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Life Assurance is a complex subject and only some elements are covered here.
 
WHOLE OF LIFE
 
ENDOWMENT
 
TERM INSURANCE
 
HEALTH-RELATED
 
 
Family
TYPES OF LIFE ASSURANCE
What are the different types?
There are several types and variations of life assurance. The main ones are listed below.

WHOLE-OF-LIFE (WOL)
Pays a lump sum on death, whenever it occurs.
 
The size of lump sum might be fixed or variable.
 
Typical uses are for:
Estate planning for Inheritance Tax,
general financial protection
and to pay for funeral costs etc.
WOL

ENDOWMENT
A savings plan with some built-in life insurance cover.
 
Pays out a lump sum on death if you die during its term or a lump sum on your survival to the end of the term.
 
Could be used for business co-owners' share purchase purposes, for example.
END


LOW-COST ENDOWMENT (LCE)
An endowment with a greater emphasis on protection (the built-in death benefit is higher).
 
Most commonly used for repaying a mortgage. The death benefit is usually about the same size as the relevant mortgage debt.
LCE


LOW-START ENDOWMENT
The premium (cost) starts off lower but increases yearly for a few years.

TERM INSURANCE (TI)
Pays out the benefit if death occurs during the term of the policy (the 'term' being X years or before age Y).
On survival to the end of the term, cover usually just ceases, with no accrued value to the policy - like car insurance.
Because there is no investment element (and also because the term generally does not go beyond age 80), term insurance is the cheapest type of life assurance.
Some variations are shown below . . .
 
LEVEL TERM INSURANCE (LTI)
The size of the potential benefit is fixed.
 
The most frequent use is for family financial protection.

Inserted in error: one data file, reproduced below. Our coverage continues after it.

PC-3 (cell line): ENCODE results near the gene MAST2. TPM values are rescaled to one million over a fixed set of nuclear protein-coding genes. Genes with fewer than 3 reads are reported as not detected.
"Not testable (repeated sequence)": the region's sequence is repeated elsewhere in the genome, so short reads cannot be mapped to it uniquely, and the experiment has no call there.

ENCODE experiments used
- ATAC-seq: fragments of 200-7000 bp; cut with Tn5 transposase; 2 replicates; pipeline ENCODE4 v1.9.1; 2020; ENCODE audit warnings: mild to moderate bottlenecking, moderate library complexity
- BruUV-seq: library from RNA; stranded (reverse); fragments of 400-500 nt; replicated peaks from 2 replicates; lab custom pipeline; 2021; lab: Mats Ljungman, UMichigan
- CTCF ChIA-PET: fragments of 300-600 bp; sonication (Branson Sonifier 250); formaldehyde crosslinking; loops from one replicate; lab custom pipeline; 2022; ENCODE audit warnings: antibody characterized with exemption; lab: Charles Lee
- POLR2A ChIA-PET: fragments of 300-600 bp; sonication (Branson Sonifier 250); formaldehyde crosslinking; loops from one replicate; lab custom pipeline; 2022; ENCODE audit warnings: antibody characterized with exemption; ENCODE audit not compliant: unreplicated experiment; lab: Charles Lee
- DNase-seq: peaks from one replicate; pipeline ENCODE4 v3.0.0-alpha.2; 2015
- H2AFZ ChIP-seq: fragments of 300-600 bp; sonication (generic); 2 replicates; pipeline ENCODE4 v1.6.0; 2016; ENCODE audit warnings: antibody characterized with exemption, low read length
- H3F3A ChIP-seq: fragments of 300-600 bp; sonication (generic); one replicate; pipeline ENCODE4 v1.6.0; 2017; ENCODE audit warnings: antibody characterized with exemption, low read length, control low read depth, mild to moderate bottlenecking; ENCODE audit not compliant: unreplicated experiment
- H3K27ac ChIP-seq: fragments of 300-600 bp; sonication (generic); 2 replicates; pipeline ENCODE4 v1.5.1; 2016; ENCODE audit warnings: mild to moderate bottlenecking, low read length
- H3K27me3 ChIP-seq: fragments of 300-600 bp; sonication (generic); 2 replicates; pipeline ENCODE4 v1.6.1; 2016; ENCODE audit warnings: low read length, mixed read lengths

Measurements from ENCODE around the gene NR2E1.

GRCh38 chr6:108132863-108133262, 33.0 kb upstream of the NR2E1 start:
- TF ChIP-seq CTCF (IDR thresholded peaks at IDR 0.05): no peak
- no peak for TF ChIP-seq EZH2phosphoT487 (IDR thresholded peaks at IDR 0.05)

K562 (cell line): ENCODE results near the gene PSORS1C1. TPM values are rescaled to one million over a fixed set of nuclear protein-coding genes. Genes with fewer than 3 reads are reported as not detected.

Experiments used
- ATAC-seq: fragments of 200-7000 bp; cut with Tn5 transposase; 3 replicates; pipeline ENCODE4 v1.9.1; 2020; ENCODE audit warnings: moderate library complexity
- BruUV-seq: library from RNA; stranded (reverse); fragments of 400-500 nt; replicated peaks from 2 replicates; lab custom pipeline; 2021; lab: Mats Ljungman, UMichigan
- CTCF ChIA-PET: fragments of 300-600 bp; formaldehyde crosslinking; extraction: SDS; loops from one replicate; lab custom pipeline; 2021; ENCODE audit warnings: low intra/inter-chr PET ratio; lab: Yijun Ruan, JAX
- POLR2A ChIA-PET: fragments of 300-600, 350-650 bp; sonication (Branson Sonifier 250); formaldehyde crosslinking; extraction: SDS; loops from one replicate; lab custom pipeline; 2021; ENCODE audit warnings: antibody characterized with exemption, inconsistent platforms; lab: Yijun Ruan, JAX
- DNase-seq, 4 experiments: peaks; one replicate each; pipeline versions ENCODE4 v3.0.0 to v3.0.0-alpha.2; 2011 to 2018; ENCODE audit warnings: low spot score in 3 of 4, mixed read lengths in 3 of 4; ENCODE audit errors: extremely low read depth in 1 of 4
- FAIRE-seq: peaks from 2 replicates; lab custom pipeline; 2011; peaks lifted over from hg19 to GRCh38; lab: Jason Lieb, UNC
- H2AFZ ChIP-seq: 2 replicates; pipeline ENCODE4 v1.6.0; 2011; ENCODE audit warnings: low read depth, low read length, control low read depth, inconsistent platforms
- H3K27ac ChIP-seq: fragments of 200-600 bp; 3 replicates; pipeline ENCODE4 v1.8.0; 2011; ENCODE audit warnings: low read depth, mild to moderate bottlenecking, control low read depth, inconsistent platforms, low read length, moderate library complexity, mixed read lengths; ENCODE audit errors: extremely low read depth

Level Term Insurance cover is also valuable in a number of circumstances, such as for business co-owners' protection.
LTI


CONVERTIBLE TERM ASSURANCE (CTA)
Usually level cover with the extra benefit of being able to alter the cover later on - usually with little or no further medical evidence.
 
Under normal circumstances, the right to convert cannot be refused by the life office.
 
The cover might be altered to another term insurance / a whole-of-life policy / an endowment.
 
The cost of the new cover is based upon its type, size of benefit, duration, and your age at the time of converting.
CTA


DECREASING TERM INSURANCE (DTI)
The size of the lump sum death benefit decreases (usually by equal amounts) during the policy's term.
 
A popular use is for family financial protection.
DTI


FAMILY INCOME BENEFIT (FIB)
A type of Decreasing Term Insurance, although it may not look like it.
 
Instead of a lump sum payable on death, the benefit is payable in regular instalments which last until the end of the policy's term.
 
The most frequent use is for family financial protection.
FIB


MORTGAGE PROTECTION PLAN (MPP)
A type of Decreasing Term Insurance.
 
The size of benefit decreases in line with the amount of capital outstanding under a repayment ('capital and interest') mortgage.
MPP


GIFT INTER VIVOS COVER
The size of death benefit decreases in line with the potential Inheritance Tax liability due on death in respect of a lifetime gift which exceeds the Nil-Rate Band.
 
The cover lasts for 7 years.
VIVOS


INCREASING TERM INSURANCE (ITI)
The size of the lump sum benefit payable on death gradually increases during the term of the policy.
 
Increases in the size of cover are generally added yearly.
ITI

There are other variations as well, and the above is only a basic outline.
 
The charts are for general illustrative purposes only.
 

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What about illness rather than death?
As you'd expect by now, there are variations. The main ones are as listed below.
 
CRITICAL ILLNESS COVER (CIC)